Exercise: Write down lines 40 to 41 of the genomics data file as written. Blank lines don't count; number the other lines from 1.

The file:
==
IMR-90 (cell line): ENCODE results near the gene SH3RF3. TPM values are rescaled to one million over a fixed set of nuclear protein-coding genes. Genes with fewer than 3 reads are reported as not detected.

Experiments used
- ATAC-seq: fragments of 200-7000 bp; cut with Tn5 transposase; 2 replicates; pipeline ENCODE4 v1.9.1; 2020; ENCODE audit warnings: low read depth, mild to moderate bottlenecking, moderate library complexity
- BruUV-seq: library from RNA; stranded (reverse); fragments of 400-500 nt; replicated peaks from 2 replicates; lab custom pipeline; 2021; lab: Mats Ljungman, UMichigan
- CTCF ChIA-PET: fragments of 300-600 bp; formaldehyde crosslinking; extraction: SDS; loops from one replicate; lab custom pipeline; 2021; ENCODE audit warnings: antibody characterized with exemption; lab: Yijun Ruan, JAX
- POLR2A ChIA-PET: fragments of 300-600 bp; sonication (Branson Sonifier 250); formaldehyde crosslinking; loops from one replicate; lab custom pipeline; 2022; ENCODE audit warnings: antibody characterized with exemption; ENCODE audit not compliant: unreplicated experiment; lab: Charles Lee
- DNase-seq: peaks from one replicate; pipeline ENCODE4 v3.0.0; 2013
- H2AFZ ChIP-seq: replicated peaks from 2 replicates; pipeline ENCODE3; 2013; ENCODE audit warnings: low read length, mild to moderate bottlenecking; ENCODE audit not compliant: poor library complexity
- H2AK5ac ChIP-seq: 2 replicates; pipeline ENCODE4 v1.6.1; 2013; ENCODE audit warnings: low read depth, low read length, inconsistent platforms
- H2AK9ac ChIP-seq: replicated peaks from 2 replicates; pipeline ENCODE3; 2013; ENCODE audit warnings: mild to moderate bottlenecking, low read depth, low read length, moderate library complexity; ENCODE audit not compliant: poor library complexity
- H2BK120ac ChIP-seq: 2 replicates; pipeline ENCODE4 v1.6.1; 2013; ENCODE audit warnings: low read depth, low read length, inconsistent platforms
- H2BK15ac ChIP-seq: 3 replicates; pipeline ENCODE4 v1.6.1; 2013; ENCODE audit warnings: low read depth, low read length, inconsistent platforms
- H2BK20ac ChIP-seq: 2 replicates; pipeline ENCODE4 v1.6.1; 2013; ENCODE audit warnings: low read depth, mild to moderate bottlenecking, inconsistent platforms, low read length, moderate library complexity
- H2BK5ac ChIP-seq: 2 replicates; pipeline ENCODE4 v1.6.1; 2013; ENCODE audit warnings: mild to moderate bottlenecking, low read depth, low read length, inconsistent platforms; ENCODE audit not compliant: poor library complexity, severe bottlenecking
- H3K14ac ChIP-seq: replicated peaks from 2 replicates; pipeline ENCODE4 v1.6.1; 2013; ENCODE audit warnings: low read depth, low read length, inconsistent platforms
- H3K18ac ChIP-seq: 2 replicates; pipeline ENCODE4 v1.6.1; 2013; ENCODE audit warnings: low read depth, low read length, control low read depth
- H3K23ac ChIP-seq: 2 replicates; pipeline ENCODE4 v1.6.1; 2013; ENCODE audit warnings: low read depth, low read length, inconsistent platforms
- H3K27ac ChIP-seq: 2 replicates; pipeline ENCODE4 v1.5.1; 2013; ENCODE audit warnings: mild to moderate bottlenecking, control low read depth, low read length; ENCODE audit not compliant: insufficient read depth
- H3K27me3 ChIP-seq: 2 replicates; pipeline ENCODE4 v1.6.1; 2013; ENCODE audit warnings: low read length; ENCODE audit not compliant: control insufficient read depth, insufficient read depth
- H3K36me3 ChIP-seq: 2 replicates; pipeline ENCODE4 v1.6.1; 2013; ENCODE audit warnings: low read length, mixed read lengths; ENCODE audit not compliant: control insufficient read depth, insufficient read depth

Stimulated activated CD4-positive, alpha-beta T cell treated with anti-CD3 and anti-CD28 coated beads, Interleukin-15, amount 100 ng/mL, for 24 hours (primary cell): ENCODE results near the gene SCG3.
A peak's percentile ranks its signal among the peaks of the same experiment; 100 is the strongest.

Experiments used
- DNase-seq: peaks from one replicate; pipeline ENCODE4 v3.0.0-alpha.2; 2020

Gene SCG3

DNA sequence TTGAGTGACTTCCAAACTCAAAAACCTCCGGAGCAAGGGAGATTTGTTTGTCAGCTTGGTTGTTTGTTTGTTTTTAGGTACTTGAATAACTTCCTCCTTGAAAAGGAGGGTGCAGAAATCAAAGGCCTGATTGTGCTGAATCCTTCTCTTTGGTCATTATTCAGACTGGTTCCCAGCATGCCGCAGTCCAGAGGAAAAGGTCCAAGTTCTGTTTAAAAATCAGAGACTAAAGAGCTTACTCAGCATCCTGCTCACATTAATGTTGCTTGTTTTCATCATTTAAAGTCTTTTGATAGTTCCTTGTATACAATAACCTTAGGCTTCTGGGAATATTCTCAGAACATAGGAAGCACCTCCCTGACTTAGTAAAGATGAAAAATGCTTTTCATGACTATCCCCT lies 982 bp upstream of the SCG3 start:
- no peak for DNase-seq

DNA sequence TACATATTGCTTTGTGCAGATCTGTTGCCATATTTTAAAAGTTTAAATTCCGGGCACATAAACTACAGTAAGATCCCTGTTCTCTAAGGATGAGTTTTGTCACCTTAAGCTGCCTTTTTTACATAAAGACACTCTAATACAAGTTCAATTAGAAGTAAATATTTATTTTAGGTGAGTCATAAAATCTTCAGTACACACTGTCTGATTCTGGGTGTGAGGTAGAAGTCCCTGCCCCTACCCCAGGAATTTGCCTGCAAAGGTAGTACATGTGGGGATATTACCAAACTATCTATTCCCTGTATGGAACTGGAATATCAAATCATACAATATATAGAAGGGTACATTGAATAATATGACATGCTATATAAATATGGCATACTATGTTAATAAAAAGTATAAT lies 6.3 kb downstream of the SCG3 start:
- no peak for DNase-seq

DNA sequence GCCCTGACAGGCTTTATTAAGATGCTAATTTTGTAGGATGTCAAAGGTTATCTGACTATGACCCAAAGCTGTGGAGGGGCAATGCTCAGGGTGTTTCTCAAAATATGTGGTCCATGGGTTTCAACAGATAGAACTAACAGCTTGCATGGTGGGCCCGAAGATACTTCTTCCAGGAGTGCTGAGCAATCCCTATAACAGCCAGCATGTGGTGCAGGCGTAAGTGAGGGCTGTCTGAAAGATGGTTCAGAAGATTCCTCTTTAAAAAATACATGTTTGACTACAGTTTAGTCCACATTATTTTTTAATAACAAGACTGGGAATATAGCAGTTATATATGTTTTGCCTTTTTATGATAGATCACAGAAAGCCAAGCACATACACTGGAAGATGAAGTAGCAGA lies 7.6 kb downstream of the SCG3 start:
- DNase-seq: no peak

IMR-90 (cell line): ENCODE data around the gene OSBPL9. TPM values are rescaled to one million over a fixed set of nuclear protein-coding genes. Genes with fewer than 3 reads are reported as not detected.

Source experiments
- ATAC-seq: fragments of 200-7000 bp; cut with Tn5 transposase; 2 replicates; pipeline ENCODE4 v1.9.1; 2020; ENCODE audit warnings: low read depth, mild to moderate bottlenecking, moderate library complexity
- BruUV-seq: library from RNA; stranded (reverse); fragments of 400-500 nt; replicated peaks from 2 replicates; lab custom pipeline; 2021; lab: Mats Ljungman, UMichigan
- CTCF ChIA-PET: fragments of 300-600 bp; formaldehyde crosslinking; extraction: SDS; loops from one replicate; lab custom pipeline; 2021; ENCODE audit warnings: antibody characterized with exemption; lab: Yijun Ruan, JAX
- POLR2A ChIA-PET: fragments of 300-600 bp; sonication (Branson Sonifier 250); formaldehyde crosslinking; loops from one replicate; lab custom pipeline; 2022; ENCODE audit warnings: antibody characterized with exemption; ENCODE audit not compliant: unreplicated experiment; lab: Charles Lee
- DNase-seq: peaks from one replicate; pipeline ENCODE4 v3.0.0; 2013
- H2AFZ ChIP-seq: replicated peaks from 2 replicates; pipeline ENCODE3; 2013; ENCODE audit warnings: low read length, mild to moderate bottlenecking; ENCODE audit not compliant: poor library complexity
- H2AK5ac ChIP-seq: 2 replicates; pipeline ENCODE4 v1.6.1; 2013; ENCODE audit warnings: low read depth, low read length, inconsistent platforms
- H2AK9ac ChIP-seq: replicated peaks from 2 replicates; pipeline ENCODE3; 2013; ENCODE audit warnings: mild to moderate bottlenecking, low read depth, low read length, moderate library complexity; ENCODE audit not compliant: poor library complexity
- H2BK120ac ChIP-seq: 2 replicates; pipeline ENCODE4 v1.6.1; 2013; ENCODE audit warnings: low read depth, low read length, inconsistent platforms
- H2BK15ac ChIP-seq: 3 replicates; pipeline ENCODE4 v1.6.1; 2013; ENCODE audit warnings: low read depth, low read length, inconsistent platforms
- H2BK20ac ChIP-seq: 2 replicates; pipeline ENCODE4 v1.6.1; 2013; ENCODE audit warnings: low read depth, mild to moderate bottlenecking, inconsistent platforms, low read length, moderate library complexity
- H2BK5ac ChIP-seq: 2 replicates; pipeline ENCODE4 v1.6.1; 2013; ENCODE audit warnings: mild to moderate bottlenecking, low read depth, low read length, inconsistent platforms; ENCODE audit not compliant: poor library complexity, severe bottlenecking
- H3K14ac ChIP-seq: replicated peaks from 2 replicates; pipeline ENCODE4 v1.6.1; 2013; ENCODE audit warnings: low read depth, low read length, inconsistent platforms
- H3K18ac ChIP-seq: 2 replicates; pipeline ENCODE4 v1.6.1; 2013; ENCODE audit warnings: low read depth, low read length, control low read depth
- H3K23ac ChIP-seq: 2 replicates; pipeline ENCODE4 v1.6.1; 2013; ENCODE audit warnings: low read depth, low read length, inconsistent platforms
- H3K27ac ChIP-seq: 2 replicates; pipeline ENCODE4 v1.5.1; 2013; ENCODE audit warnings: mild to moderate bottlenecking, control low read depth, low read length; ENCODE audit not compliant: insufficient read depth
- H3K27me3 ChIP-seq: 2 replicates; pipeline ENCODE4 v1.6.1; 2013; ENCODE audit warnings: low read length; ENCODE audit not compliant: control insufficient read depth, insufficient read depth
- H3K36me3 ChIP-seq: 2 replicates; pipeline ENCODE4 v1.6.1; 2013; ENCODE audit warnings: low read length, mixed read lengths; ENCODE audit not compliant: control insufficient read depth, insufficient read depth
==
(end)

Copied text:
- H2AK5ac ChIP-seq: 2 replicates; pipeline ENCODE4 v1.6.1; 2013; ENCODE audit warnings: low read depth, low read length, inconsistent platforms
- H2AK9ac ChIP-seq: replicated peaks from 2 replicates; pipeline ENCODE3; 2013; ENCODE audit warnings: mild to moderate bottlenecking, low read depth, low read length, moderate library complexity; ENCODE audit not compliant: poor library complexity